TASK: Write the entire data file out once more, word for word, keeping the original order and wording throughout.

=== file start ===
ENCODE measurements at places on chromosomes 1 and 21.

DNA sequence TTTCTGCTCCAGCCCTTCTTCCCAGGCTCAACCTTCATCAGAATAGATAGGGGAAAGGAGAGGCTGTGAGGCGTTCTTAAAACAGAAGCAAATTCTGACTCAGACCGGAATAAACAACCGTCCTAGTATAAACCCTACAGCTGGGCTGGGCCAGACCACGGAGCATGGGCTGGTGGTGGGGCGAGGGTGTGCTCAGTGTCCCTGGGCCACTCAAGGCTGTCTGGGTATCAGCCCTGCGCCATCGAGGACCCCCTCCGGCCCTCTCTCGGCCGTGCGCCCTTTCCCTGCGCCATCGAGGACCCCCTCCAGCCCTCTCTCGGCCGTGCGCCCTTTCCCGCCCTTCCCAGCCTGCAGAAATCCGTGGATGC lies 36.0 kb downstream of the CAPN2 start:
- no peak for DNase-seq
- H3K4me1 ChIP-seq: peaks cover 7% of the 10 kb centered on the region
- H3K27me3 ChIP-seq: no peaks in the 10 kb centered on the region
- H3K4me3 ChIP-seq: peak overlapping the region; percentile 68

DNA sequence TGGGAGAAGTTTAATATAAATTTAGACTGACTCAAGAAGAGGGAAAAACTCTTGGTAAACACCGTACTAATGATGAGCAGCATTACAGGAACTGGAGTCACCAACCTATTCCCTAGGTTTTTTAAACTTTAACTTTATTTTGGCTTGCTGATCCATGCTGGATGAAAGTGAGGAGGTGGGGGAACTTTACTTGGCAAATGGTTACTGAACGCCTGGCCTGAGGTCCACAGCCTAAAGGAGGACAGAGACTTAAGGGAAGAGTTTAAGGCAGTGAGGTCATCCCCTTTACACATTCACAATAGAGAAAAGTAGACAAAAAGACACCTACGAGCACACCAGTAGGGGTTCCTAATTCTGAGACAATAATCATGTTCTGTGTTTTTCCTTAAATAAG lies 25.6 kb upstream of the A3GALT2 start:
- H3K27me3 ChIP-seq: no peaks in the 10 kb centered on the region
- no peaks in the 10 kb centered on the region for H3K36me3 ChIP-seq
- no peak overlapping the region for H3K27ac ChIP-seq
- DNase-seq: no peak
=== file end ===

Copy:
ENCODE measurements at places on chromosomes 1 and 21.

DNA sequence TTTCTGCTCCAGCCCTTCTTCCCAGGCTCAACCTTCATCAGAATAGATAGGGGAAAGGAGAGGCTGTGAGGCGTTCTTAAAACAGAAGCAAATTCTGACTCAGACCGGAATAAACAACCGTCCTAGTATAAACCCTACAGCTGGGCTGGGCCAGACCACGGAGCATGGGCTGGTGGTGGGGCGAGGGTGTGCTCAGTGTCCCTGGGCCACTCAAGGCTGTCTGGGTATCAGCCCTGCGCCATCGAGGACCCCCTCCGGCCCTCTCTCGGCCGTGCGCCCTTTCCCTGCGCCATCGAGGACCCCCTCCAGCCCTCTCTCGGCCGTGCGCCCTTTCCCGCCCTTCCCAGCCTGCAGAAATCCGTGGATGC lies 36.0 kb downstream of the CAPN2 start:
- no peak for DNase-seq
- H3K4me1 ChIP-seq: peaks cover 7% of the 10 kb centered on the region
- H3K27me3 ChIP-seq: no peaks in the 10 kb centered on the region
- H3K4me3 ChIP-seq: peak overlapping the region; percentile 68

DNA sequence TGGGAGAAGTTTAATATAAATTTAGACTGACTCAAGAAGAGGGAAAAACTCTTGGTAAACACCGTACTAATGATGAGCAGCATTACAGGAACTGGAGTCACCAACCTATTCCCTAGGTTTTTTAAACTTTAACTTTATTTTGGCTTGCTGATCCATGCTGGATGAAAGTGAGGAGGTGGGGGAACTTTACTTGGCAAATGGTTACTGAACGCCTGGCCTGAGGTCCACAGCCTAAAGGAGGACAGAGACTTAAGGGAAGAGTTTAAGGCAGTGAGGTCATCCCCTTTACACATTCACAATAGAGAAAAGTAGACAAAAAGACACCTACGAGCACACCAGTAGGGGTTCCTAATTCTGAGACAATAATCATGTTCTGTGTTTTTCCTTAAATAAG lies 25.6 kb upstream of the A3GALT2 start:
- H3K27me3 ChIP-seq: no peaks in the 10 kb centered on the region
- no peaks in the 10 kb centered on the region for H3K36me3 ChIP-seq
- no peak overlapping the region for H3K27ac ChIP-seq
- DNase-seq: no peak